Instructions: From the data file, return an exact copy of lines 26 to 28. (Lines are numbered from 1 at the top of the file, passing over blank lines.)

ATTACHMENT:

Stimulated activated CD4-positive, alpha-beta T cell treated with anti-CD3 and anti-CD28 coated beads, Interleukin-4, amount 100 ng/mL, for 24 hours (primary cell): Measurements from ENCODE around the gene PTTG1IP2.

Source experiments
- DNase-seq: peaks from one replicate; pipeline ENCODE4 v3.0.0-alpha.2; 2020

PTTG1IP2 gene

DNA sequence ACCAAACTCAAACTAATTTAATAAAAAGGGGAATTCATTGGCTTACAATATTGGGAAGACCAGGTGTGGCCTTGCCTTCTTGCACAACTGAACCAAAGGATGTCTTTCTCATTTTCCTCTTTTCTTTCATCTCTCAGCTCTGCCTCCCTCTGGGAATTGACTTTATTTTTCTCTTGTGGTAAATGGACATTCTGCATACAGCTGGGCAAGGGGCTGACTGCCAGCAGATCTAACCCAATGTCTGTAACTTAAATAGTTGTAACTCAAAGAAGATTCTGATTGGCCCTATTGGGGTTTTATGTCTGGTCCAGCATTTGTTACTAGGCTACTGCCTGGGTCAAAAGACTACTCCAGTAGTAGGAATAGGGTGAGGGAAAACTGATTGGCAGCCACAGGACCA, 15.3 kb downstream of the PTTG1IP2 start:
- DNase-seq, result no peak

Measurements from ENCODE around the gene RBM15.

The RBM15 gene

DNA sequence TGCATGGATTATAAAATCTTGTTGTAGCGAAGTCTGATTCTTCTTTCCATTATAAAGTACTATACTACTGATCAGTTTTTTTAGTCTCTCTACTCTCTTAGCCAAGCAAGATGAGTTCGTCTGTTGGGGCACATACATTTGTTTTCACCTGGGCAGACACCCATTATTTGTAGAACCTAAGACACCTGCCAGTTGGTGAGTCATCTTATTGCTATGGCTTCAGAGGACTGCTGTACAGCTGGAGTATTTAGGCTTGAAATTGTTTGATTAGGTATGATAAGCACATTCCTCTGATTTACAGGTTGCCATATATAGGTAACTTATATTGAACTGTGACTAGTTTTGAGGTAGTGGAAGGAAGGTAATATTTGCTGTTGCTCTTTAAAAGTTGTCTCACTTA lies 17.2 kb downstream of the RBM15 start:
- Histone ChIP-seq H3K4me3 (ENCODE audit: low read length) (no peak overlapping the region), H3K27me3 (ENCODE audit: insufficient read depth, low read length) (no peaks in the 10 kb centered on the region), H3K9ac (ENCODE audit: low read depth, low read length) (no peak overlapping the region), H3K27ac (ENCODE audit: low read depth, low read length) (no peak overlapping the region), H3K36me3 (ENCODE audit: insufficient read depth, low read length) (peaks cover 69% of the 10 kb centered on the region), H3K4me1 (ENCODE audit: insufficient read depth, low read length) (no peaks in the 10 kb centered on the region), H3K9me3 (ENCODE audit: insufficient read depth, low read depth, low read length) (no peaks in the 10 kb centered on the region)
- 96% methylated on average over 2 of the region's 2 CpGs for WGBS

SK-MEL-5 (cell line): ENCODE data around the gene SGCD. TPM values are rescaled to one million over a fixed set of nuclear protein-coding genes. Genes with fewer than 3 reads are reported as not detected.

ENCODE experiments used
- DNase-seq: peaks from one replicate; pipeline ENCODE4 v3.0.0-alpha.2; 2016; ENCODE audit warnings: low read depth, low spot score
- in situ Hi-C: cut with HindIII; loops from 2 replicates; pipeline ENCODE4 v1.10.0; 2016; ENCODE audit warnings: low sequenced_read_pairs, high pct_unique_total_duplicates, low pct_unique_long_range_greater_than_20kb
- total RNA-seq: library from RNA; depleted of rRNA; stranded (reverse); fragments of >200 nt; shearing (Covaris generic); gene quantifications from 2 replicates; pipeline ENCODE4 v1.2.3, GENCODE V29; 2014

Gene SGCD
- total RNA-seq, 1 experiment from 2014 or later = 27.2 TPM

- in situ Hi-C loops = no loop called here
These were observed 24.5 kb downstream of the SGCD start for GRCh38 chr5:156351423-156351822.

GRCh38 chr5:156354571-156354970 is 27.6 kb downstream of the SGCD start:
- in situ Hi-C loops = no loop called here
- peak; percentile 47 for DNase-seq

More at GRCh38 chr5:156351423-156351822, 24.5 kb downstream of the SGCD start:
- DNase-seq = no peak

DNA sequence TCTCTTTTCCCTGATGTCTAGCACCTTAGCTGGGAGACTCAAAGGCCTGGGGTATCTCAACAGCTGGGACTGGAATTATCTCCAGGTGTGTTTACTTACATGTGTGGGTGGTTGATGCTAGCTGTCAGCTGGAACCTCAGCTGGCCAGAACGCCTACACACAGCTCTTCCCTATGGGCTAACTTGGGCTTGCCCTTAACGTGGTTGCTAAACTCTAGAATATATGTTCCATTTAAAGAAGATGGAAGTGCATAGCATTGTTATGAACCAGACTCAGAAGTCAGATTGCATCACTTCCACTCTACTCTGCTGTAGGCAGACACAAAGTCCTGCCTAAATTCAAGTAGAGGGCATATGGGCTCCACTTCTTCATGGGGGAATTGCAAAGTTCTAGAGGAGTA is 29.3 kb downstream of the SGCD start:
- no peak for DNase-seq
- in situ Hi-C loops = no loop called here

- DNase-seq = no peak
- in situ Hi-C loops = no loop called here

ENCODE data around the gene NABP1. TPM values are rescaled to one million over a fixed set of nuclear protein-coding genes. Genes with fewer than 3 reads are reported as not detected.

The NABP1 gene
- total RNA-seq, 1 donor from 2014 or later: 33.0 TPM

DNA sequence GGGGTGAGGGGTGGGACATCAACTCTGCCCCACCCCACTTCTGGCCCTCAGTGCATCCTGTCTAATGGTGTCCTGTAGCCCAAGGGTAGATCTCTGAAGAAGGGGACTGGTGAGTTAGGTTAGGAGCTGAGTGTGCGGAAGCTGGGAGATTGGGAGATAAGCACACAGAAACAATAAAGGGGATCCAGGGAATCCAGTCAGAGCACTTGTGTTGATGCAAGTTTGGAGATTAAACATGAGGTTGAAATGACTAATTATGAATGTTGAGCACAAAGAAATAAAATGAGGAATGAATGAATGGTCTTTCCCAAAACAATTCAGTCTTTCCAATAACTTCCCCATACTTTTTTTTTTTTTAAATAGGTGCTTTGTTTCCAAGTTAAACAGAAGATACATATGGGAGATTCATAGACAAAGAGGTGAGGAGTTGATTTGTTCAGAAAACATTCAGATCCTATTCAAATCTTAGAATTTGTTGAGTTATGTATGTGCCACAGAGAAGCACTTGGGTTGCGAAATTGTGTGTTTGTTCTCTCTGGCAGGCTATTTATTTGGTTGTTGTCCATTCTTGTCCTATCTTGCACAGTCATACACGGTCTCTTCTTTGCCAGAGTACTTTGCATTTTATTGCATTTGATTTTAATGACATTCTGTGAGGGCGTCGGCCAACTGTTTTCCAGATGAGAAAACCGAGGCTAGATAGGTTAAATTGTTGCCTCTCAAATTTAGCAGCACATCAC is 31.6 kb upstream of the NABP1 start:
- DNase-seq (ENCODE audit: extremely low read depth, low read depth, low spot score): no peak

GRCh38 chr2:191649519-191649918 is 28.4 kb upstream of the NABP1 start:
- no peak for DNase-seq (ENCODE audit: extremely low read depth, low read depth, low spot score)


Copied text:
DNA sequence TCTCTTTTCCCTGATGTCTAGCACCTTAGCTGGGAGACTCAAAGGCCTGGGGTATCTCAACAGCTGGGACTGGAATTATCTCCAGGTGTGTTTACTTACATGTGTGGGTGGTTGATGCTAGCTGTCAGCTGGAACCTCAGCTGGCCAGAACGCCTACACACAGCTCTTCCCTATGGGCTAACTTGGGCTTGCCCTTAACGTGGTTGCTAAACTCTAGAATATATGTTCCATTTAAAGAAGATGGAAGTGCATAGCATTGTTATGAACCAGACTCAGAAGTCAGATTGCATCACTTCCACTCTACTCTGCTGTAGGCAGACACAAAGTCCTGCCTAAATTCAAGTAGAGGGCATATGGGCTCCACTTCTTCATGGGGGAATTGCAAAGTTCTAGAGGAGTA is 29.3 kb downstream of the SGCD start:
- no peak for DNase-seq
- in situ Hi-C loops = no loop called here